Gastrointestinal tract stasis is a slowdown of the normal digestive processes in rabbits or other small herbivores (guinea pigs, chinchillas). It shares some traits with colic in horses, or functional ileus in dogs and cats. GI stasis can occur in any rabbit of any age or reproductive status, usually secondary to any physiological stressor, including dietary imbalances; painful conditions such as dental overgrowth, pododermatitis, or arthritis; severe and prolonged emotional stress; infectious disease including upper respiratory or E. cuniculi; heavy metal toxicity; or renal or liver disease, including liver lobe torsion.
Once a gastrointestinal slowdown first begins, water is absorbed from the stomach. This begins to dehydrate the ingesta, leading to a dry ball of plant matter that cannot pass readily through the narrow isthmus to the cecum. This leads to additional ileus, and can result in a dysbiosis of normal flora in the cecum. If anaerobes in the cecum overgrow, they can release toxins that can produce diarrhea, enterotoxic shock, and death.
On physical examination, the rabbit is usually subdued but responsive. Mucous membranes should be of normal color and heart rate and respirations may be normal to slightly elevated. Temperature should be normal; hypothermia is a hallmark of shock. The abdomen may be difficult to palpate due to discomfort, but a firm or doughy stomach with a gassy or liquidy cecum are typical.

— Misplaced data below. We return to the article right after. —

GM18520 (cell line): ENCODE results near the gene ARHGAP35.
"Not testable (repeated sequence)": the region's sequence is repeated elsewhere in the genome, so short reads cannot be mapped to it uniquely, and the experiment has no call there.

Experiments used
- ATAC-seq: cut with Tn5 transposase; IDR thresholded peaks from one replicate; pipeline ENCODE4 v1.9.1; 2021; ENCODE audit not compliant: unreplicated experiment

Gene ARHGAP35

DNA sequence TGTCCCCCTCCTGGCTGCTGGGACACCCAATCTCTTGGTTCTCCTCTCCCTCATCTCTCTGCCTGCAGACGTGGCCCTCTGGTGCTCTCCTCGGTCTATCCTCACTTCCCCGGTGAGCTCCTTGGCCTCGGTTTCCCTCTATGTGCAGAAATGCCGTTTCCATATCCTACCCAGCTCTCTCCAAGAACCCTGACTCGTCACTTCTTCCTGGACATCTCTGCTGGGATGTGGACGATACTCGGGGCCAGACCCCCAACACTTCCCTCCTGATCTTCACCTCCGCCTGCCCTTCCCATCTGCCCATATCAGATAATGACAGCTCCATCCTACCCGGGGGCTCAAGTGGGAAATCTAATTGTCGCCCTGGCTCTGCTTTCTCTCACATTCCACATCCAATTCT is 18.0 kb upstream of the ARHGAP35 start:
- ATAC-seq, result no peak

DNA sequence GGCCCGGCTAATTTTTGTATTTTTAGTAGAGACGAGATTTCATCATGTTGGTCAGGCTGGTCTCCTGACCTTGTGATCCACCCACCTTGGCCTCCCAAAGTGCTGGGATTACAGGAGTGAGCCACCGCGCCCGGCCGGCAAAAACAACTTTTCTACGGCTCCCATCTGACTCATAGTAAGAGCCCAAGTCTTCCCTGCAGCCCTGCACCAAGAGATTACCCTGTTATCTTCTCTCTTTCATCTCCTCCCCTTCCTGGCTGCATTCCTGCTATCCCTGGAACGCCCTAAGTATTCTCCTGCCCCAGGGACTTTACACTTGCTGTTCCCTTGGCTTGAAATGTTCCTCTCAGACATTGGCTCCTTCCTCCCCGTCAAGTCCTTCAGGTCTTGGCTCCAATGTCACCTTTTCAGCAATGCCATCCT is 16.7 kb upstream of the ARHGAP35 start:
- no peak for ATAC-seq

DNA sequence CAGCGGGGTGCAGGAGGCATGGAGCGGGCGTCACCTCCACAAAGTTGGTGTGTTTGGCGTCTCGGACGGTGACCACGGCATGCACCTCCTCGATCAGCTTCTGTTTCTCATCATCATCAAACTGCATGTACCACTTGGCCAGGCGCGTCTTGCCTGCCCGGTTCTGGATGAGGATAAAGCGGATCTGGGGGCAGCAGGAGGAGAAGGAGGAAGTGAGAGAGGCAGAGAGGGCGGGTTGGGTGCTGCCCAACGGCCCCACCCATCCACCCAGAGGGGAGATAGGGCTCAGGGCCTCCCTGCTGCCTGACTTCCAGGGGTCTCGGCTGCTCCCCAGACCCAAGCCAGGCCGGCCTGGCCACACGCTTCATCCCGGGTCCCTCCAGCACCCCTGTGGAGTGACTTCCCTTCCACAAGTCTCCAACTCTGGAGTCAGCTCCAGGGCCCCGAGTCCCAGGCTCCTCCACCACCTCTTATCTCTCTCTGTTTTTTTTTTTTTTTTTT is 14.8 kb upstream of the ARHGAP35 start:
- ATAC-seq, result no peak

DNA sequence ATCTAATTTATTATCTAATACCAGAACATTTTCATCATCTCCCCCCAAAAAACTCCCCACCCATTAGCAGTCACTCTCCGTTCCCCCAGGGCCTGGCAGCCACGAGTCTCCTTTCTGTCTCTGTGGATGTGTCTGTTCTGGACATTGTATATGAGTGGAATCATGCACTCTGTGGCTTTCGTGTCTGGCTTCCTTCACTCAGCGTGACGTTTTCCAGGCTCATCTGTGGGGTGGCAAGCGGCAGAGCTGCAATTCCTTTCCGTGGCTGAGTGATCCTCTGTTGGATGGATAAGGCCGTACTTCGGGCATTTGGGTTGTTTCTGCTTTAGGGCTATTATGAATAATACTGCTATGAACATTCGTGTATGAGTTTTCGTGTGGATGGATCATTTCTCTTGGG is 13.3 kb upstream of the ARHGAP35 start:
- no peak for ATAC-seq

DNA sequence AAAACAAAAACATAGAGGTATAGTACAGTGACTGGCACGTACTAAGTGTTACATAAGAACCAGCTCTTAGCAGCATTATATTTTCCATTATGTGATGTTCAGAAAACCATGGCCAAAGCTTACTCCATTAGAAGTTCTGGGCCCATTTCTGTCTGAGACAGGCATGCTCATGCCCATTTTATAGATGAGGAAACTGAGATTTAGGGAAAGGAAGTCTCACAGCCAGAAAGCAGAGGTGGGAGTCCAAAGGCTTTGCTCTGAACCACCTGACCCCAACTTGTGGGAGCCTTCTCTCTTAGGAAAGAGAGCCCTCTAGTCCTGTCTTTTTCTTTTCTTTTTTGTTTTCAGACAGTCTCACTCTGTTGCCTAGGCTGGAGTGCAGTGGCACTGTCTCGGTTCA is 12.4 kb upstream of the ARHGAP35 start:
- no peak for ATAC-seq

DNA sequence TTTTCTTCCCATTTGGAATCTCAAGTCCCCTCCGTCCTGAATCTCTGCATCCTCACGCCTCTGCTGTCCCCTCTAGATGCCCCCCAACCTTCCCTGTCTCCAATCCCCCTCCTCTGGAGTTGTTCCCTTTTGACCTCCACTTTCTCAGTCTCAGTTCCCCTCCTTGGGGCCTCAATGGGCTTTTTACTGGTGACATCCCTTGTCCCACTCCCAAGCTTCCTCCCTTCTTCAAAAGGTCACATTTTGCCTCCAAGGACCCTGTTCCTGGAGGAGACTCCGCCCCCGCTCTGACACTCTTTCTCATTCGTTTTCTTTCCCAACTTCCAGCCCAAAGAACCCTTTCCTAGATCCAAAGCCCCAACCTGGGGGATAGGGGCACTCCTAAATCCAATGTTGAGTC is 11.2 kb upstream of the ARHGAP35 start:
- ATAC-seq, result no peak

Radiographs can be helpful in confirming the presence of gastrointestinal stasis — typically the stomach has dense radio-opaque ingesta, may be slightly distended, and may show a gas cap on top of the ingesta. The cecum may be full of ingesta, liquid, or gas, or may be completely gas-distended in severe cases.
Principles of treatment include rehydrating the stomach contents by parenteral fluid administration, as well as syringe-feeding a liquid diet (Critical Care Herbivore from Oxbow Pet Products). Prokinetic agents such as cisapride or metoclopramide are routinely used once gastrointestinal obstruction has been ruled out. Adequate analgesia is imperative, since rabbits are prey animals whose physiology has not evolved to withstand significant pain. Many practitioners have used NSAIDs successfully, but this is becoming more controversial in cases of ileus when other modes of analgesia are available. I prefer to use buprenorphine to ensure adequate analgesia, and will often send the rabbit home on Tramadol if discomfort is still present. Antibiotics for anaerobes may be indicated especially if significant gas is present, and over-the-counter simethicone may be given to increase comfort.
Identifying the underlying cause is vital to successful treatment, as some etiologies can be life-threatening, and most if not corrected will cause the gastrointestinal tract stasis to recur. Diet should be high in fiber and low in sugar and other simple carbohydrates, and molar overgrowth if present should be identified and corrected. If the gastrointestinal stasis recurs despite an excellent diet and normal dentition, additional medical workup is warranted.